With Origin over and the players freed from bubble life, you may be forgiven for thinking the sport was done for the year.
But a smart-arse like myself could point out that Wigan play St Helens on Friday night (Saturday morning on Fox League) in the Super League grand final.
Why should you care? We all know the player quality is sub-optimal compared to the NRL, it’s littered with inconsistencies, scheduling issues that makes the asterisk a tradeable commodity, and a domestic structure rotten to the core.
It would be akin to asking match going Premier League football fans to get psyched for the A-League. Why should the good people of Wollongong or Townsville care? I can’t force your interest in English politicking: all I can do is provide insight into our failings for those who do care.
The game is structurally incoherent, our leadership rudderless, fan attendance declining, grassroots participation falling off a cliff, talent migrating Down Under or to rugby union, clubs facing bankruptcy and the competition’s finances flirting with semi-professionalism. But apart from that, I’m sure Mrs Lincoln enjoys the play.
What can be done to reverse this decline? For once, the solution does not lay with Australia, the game’s standard bearer.
Merely by committing to internationals and the World Club Challenge on a regular basis would be a sufficient contribution – but this alone will not solve the issues. A copy-and-paste remake of the NRL would fail like England’s opening batsmen treating the Gabba as Lord’s.
Streamlining the game (like the formation of the NRL/Super League War ceasefire), through franchising/scrapping promotion and relegation, or mergers, is not an option. North Sydney Bears fans did not shift to Manly when they were denied topflight status, and it is foolish to think that fans would here.
Whilst success and the passage of time has brought a grudging acceptance of Wests Tigers and St George Illawarra Dragons mergers, a similar proposition here would send spasmodic bouts of anger down the spines of every fan. They would sooner give up watching the game, or set up their own club, than support a new franchise imposed on their communities.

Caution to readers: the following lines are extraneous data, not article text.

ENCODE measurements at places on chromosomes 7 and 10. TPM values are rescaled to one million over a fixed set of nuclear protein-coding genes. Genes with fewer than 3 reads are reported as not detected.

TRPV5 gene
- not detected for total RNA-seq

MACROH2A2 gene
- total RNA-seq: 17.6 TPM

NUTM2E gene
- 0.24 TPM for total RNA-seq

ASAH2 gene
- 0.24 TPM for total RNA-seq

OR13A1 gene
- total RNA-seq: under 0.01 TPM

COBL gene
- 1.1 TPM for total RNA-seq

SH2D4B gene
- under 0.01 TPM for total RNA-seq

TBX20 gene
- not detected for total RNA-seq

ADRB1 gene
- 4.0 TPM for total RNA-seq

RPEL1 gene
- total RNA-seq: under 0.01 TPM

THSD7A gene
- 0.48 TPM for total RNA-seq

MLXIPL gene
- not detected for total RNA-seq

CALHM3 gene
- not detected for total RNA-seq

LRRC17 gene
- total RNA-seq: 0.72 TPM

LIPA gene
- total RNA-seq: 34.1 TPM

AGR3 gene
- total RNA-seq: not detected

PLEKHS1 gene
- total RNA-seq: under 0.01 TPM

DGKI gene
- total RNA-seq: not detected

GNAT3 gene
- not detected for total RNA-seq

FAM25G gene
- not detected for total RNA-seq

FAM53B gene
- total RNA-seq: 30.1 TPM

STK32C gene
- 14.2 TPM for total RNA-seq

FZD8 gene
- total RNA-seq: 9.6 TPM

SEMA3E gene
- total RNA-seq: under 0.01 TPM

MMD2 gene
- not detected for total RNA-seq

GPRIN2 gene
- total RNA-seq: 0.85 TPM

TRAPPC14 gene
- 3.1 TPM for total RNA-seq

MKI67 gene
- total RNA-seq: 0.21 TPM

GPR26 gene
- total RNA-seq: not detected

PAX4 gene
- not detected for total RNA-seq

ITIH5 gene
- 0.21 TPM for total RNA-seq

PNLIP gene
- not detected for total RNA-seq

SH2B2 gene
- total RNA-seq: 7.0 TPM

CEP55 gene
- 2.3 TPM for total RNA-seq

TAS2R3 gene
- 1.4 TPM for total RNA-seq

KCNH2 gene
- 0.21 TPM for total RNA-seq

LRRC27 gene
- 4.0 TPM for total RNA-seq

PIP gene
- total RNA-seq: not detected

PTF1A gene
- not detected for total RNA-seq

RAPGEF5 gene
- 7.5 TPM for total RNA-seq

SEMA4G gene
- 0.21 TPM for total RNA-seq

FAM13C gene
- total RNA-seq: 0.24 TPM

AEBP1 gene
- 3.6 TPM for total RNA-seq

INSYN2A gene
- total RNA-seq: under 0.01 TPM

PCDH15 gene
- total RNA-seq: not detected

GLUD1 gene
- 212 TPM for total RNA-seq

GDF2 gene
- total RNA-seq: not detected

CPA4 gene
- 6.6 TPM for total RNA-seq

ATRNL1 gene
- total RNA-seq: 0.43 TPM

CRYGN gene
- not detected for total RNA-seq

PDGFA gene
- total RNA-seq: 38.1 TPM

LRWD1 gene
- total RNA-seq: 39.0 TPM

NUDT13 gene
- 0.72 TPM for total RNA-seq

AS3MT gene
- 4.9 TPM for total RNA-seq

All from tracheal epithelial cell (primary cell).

The NRL can live without diehard Bears, Magpies and Steelers, but the game here cannot afford to lose the hundreds of Rochdale fans living in the hope of a big cup tie, or the thousands in Featherstone that dream of promotion.
What are the solutions? Start by scrapping the salary cap. We have imposed strict limitations on our ability to attract new investment or compete with the NRL or rugby union in the name of fairness.
Such an idea is antithetical to the ideas of traditional British sport, and the idea that it brings about a level playing field is rubbished by only four sides winning the grand final since its inception.
This needs to go hand in hand with a stringent Fit and Proper Persons Test, to prevent nefarious figures from corrupting the game, building foundations on quicksand or withdrawing their interest and leaving clubs, players and communities in the doldrums as has happened way too many times.
Any new TV deal must include at least one live fixture free-to-air. There is a small window of opportunity available with the appointment of a new BBC Director-General committed to more live sport, and even if such a deal results in less revenue from Sky by breaking exclusivity rights, savvy clubs and leaders should be able to exploit greater national exposure and wider viewership to bring in better sponsorship rights and boost ticket sales.
Those at the helm must commit to expansion. I don’t mean at the expense of the heartlands, nor should it be unsustainable or simply for the fun of putting a pin on a map. But there are gaping opportunities available: Catalans Dragons played Wigan at Barcelona’s Camp Nou, attracting the largest regular season attendance in the competition’s history.
This should be a regular, annual event, bringing a wealth of exposure and income.
More than anything, a new structure needs to be imposed, and stuck with. There’s been more changes to the competition structure since my fandom than I care to keep count of, but the current 29-round season is unsustainable. Scrap the loop fixtures (where clubs play others three times), commit to easily understandable play-off and relegation systems, and stop faffing around with Challenge Cup dates.
It says a lot that it’s easier to publish this on an Australian website than one in the UK – with thanks to the Roar’s liberal editorial stance.
To build upon this great product and rich past, we must have competent leadership with long-term vision and the freedom to act independently of vested club interests. C’est le rêve (translation not available to those unwilling to see the potential of a French rugby league presence).